What if There IS a Real Problem with My Body?

Yesterday I got the results of an MRI. My knee has a couple of meniscus tears.

So here’s the dilemma: I’m preparing for a four-day retreat to inquire into one question: What if My Body Isn’t a Problem?

I notice that I keep thinking this knee…and the way it can catch or slightly lock…is a problem. I’ve been thinking that this is so for some time now.

I’m a big fan of walking my talk (in this case, I’m limping my talk), so this puts me in a bit of a pickle.

Here’s what I’m noticing. When I believe that this knee is a problem, I sometimes give it lots of attention. So far, so good.

But sometimes I try to fix its problem by over-stretching it or torturing it with heavy manipulation. This has resulted in not much change, aside from a lot of pain. When I believe it’s a problem, I also stop asking questions and believe others’ diagnoses. Like that of the doctor who assured me twice that it was “just an I. T.. band problem.”

When I believe my thinking, or his thinking, I give up, stop listening, sometimes for as long as two years.

It’s hard for me to find the place where the knee isn’t a problem now that I have actual proof that there’s something that needs to be fixed.

But I can see where my thinking about it has been more than a little problematic. Believing I knew what its problem was, my mind got creaky. It lost some of its resiliency. It focused on its solution, without taking in the reality that it wasn’t getting better. It just kept on with its plan to focus on the IT band.

It took a skilled friend, a physical therapist, to finally open my mind: what if it’s not the same problem you thought it was?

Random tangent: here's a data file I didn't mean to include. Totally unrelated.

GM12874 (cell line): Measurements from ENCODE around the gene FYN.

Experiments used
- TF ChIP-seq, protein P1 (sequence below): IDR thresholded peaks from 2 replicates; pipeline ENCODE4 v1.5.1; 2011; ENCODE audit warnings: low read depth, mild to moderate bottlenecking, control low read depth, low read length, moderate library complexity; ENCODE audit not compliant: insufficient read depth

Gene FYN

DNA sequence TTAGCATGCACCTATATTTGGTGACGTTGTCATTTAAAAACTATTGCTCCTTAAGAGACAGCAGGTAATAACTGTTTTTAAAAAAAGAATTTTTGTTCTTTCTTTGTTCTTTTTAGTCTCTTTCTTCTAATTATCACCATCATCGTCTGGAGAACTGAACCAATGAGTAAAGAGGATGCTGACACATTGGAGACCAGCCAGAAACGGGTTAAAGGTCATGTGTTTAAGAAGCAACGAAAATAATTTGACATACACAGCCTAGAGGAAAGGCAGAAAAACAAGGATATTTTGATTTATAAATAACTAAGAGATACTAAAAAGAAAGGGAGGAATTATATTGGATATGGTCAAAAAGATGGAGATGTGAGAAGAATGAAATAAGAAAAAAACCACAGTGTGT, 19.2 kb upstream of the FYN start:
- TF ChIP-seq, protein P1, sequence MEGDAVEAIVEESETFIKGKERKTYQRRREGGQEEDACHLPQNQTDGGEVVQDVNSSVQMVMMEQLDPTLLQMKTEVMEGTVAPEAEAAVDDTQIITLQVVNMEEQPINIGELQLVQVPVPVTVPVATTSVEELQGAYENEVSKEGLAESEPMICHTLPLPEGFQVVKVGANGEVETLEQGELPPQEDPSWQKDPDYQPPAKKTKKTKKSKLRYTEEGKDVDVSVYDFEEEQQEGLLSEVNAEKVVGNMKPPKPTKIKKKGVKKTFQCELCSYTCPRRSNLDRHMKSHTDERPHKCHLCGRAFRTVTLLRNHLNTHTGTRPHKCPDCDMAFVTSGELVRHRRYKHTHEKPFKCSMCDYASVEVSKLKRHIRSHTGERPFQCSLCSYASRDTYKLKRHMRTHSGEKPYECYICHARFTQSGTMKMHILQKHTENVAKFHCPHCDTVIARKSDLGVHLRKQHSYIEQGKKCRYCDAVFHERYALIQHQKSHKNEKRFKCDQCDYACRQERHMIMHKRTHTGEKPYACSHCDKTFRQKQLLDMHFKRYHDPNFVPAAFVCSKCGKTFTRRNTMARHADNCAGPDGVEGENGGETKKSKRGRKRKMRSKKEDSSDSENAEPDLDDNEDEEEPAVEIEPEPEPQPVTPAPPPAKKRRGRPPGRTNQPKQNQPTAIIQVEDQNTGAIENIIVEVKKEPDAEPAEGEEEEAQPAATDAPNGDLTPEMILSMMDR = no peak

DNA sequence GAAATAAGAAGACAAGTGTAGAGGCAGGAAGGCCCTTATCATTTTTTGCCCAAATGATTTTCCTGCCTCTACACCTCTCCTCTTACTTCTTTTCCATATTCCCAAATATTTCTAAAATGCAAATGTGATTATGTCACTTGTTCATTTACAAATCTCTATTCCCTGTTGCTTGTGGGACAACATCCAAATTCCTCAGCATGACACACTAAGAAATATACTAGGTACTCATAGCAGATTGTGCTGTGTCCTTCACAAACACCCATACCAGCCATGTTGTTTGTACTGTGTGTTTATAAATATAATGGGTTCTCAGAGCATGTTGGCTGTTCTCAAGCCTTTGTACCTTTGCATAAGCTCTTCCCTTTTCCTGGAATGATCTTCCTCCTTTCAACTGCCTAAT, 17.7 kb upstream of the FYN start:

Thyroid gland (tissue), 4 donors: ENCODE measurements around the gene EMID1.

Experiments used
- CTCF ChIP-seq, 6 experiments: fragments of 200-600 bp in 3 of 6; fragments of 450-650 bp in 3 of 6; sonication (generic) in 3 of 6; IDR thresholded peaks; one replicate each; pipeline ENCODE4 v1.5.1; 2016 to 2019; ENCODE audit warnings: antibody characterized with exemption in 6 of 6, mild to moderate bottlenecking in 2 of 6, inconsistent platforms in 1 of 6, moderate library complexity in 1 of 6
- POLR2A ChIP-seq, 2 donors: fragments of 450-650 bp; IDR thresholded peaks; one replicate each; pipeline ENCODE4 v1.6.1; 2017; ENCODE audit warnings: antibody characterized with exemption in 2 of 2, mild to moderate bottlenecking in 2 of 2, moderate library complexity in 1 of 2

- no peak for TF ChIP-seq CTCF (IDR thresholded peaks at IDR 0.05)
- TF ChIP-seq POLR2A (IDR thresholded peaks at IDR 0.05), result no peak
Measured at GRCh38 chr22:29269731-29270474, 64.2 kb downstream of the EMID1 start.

A world of possibilities opens when the mind opens. I can get an MRI, find out my options, decide whether to have surgery, address the actual problem rather than the imagined one.

OR I can decide there are other alternatives, listen to friends with similar injuries who have strengthened their knees through exercise, who have found a specialist who’s helpful.

OR I can see all the ways that the injury has been a solution…where it has slowed me down, inspired me to take some gentle yoga, to read a book, to quietly sit and absorb the beauty around me.

So many ways to freedom. It’s good to notice that solutions, “problems,” and everything else related to this knee can be stressful or helpful. Without the belief that there’s a problem, I’m left with the entertainment of watching all of the opinions and thoughts that just keep happening.

I’m also left with curiosity about what reality will show me next…as the knee finds its way to healing (with a little help from an open mind).

One Response to “What if There IS a Real Problem with My Body?”

  1. jan (JJ)

    So many ways to freedom. I like that. It seems that peace and love and a sense of freedom is what I am ultimately drawn to. But my mind keeps making a story about how it is, was and should be. Over and over in various ways I find out that the same reality can cause me pain and anxiety but ultimately also a kind of curiosity and even the freedom of peace and joy. It seems to depend on where I am coming from at the moment. I love that we are finding ways to question our stories and look for a deeper knowing. Sometimes easy and sometimes difficult but always there. How very fortunate I am that I am not alone but the path is full of seekers willing to be vulnerable and share and comfort and laugh hard. We are like ants exploring every grain along the way and often carrying a load bigger than you would think possible. Thanks for your friendship, your journey and your (dedicated) sharing of the light. You ARE light. Love JJ


Leave a Reply

  • (will not be published)

XHTML: You can use these tags: <a href="" title=""> <abbr title=""> <acronym title=""> <b> <blockquote cite=""> <cite> <code> <del datetime=""> <em> <i> <q cite=""> <s> <strike> <strong>